MOM,DAD,TEACHER: Help Me Achieve Me!

March 19, 2011

The music the teacher is playing was written by one of the students.

A Preamble: There is so much criticism and outright political abuse of our education system and teachers that this author wishes to assure prospective readers that this is NOT another one of those mindless and highly prejudiced attacks. This author has spent a good part of his life as a children and family therapy worker with considerable time in both classrooms and homes. So what is written below comes from first-hand knowledge and exposure. It’s about a lot of wonderful resources that are either misapplied or overstressed (teachers, parents and CHILDREN).

Every child is unique, and by the time they arrive for their first day of school they have added to their genetic profile their individual family imprint. Both their educational and social experiences in their elementary school years will further define their intellectual and behavioral profiles, but not exclusively. What the child’s home-life is like can either enrich and encourage that blossoming intelligence or actually discourage, even undermine it.

Regarding a child’s home-life experiences the above is not implying that if his or her intellectual development regresses that it is due to intentional acts by parents or older siblings. In most cases it results from poor encouragement or the total absence thereof. Commanding, “do your homework, now” is not encouragement. It is actually a dismissal of parental involvement.

Yes, the above comes across as overly simplified opinions that seem to ignore the complexity of family life in today’s culture. Therein resides a major cause that affects a child’s intellectual growth and maturity. How can we address it?

The Critical Venue: The life venue of a child is never standard. Like the child, it is unique and remains such despite efforts by parents and others (teachers and friends) to seek to mold a child to fit a certain pattern. The challenge is to encourage the child’s individual development while providing good behavioral and intellectual support. This is a process that begins with just the family and expands to include the array of human influence. The support that is provided by the parents is critical because it provides the child with both self-confidence and a set of rules that help the child move forward while resisting misleading distractions from outsiders. This is not an easy task for parents, particularly if there are more children in the household.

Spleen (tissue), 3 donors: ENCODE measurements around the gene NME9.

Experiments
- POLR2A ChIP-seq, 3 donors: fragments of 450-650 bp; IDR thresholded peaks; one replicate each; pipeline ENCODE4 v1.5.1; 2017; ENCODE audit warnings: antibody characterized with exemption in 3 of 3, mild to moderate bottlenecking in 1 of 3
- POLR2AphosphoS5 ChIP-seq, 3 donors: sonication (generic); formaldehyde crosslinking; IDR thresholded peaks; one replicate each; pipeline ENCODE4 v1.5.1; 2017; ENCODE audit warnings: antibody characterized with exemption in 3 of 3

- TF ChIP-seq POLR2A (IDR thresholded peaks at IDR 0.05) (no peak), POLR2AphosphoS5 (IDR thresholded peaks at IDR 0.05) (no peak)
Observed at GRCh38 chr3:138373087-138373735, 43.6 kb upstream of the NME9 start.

To be supportive while encouraging a child’s growing independence and self-confidence takes a lot of individual effort by the parents (sometimes older siblings too). In today’s working family environment this is even more demanding and difficult. As a result there is the spillover effect where teachers are faced with providing some of the normal parental support. This latter situation is untenable. Teachers just cannot pick up the slack despite their desire to try to help. In many instances this produces an atmosphere of mutual resentment between frustrated parents and even more frustrated teachers. Most serious, is the effect it can have upon the child’s intellectual and behavioral development.

The Family Partnership: Both parents are vital in the process of rearing a child, but the role of the mother is both emotionally and biologically stronger. Regardless, the child should feel secure in that both parents are equal and trusted resources. This is strengthened by the very manner in which the parents work as a team in the child rearing process. Yes, single parent families or families where a supportive partnership does not exist gravely reduces the effectiveness of parental support and guidance. This is not to say that many single parent families do manage well, but this is often due to outside supportive resources. The child responds behaviorally and intellectually (good or poor school performance). When stresses across the family increase there is  a parallel decrease in the child’s developmental progress. Problems, intellectual and behavioral, crop up in school; adding a new element of stress between teacher, child and parents.

  • Note: If you feel a knot growing in your stomach as you read the two paragraphs above, then you know exactly what this is all about. Be assured, that as I write and read the above, I also get knots in my stomach.  If we are parents, then to varying degrees, we have experienced some of what is cited above.

As stated above, in most families today, both parents work full-time. Regardless of their motivations to work as partners in rearing their offspring, there is both extreme daily time limitations and the simple ability of the parents to put the utmost into their relationships with their child or children after a demanding and tiring work day. If the partnership is active and strong then alternating which parent gives full attention to the child can help both alleviate fatigue stress and give full support to the child. There is no hard and fast rules here. How such a plan works depends on the unique partnership plan the parents have established. Such plans are very specific with regard to each parents work regimen and hours. They can only deal with variances in work schedules if they are a fully committed parental partnership.

A major factor that can reduce stress and increase the effectiveness of a given family plan, is the inclusion of the child. Children are very sensitive to the emotional environment around them and when they are excluded, they worry and their stress levels increase. Insuring that the child feels included has a tremendous benefit in his or her cooperativeness and strengthens their sense of membership in the family. Encouraging them to speak up on family issues, even those involving only the parents, may seem to invite distractions, but actually enriches the entire child-rearing process. We should never underestimate the observational powers of children and the often amazing and highly relevant comments and suggestions they can make. As they become participants, they more strongly feel the parents love because they are encouraged to openly express their concerns and love. It is a powerful family adhesive.  In this regard, when a parent exclaims to a child, I need you, or I need you to do this for us, the child that is an included member of the family team responds positively and cooperatively.